The use of 360 degree feedback to aid an individuals development is well established; however, to what degree can it be used to ‘develop’ a team, department or even a whole organisation?
If we consider that the purpose of 360 feedback is to bring about a sustained improvement in those behaviours deemed important to the organisation, and that those behaviours are partly derived from the desired organisational values, then it is possible that cultural change can occur.
Values driven behaviours, which are assessed through 360 degree appraisal, provide a method whereby those behaviours are consistently in view, talked about, and provide the basis for personal development plans.
Ultimately, it is this continuous holding to account of individuals to these behaviours which can help shift the organisation.
Mission, Vision and Values statements are not enough; they need to come alive through day-to-day application.
An interesting article in a Canadian publication called ‘The Globe and Mail’ which offered the insights of an organisational psychologist on what the 10 traits top leaders possess; the data was extracted from 10 years worth of Performance Reviews across high level executives.
The different traits are categorised into intangibles that help in good decision making, how they impact the people they lead and finally those which drive a leader towards greatness.
Of the first group, it is that of ‘Wisdom’ which caught my eye having written a post on this topic a few months ago and the fact it is cited by the author as the one factor which is essential to success in many of the others.
It is described as that ability to intelligently apply all of the knowledge which is available to help make decisions, assessing current conditions, and ensure any learning is brought forward to be used in future scenarios.
A further call to have ‘Wisdom’ as a key competency to be incorporated in leadership 360 degree feedback assessment in the future!
I have touched on this topic before but a recent client project utilising our 360 degree feedback tool to assess their effectiveness prompted some more musings on what is becoming a growing area of interest for both ourselves and our clients.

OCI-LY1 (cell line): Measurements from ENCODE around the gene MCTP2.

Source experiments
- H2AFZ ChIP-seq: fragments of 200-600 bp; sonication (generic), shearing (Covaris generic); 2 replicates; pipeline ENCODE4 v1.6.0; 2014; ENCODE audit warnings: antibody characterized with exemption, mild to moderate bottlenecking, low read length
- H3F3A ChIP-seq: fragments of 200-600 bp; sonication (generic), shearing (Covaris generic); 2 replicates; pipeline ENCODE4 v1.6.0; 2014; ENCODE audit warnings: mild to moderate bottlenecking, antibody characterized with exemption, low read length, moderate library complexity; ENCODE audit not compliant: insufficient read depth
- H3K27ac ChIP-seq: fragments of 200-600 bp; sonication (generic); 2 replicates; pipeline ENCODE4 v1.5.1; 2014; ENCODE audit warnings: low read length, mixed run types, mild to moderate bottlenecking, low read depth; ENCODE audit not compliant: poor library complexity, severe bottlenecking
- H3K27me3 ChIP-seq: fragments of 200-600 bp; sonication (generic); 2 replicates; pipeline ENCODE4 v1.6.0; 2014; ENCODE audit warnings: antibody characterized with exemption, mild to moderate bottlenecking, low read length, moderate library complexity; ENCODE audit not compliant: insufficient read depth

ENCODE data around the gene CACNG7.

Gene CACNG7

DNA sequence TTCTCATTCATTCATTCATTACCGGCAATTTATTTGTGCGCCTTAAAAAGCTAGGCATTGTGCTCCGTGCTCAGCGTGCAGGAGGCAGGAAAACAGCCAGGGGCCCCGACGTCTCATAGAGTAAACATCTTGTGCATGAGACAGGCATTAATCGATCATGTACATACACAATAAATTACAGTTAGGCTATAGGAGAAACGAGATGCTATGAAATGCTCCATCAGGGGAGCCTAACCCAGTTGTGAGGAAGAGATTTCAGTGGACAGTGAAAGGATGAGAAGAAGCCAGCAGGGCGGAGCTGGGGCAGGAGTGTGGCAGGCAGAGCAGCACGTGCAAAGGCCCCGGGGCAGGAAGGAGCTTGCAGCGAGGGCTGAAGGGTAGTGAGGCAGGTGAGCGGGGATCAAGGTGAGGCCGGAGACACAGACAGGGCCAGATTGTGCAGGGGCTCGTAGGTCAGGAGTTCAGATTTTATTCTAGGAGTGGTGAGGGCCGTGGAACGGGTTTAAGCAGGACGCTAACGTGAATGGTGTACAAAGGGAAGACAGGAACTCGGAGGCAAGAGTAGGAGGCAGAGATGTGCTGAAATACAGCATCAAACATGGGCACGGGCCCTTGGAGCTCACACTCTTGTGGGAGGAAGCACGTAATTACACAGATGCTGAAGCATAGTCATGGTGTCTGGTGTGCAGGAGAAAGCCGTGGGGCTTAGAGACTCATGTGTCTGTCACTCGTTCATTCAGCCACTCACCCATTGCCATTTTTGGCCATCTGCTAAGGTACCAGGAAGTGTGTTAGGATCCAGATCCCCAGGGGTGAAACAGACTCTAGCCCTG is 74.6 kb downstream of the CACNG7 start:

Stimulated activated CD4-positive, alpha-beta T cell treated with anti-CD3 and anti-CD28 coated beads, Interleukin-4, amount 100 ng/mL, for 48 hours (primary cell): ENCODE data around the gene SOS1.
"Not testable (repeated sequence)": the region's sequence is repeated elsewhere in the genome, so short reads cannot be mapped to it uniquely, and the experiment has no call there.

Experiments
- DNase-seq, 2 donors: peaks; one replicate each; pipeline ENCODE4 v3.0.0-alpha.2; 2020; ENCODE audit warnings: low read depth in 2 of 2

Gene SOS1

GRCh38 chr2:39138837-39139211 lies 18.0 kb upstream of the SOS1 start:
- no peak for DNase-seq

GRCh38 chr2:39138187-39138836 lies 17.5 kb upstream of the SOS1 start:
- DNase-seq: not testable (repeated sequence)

Working with senior leadership teams demands assessment and measurement both of individual performance and behaviours, as well as that of the team as a whole entity.
High performing teams have long been identified by their ability to handle conflict, engender trust, communicate optimally, hold each other to account and be committed to acheive results.
Using a simple survey to prompt a ’360 degree feedback style’ self-evaluation by all team members on how they perceive ‘the team’ is an excellent exercise and one that can generate real insights into what is working well and what is holding the team back from performing to the very best of it’s ability.
I am just starting a new book called ‘The Mindful Manifesto’ which attracted my attention through the connection I drew between how 360 degree feedback raises self-awareness and can create a state of mindfulness as described in this book.
It seeks to blend a wisdom thousands of years old with new scientific research that shows how mindfulness (often associated through the practice of meditation) can help reduce stress, improve health and manage our behaviour through observation of oneself at work, at home and in relationships.
It is the latter point which brings into focus the nature of 360 degree feedback, which is to provide a means of bringing together ones own perception of how one behaves, coupled with the views of other people, and in doing so results in a new level of awareness.
I am intrigued at this merging between Buddhist philisophies and studies within neuroscience; it offers a means of taking what may have been construed as beliefs into simply a good way to live, work and play.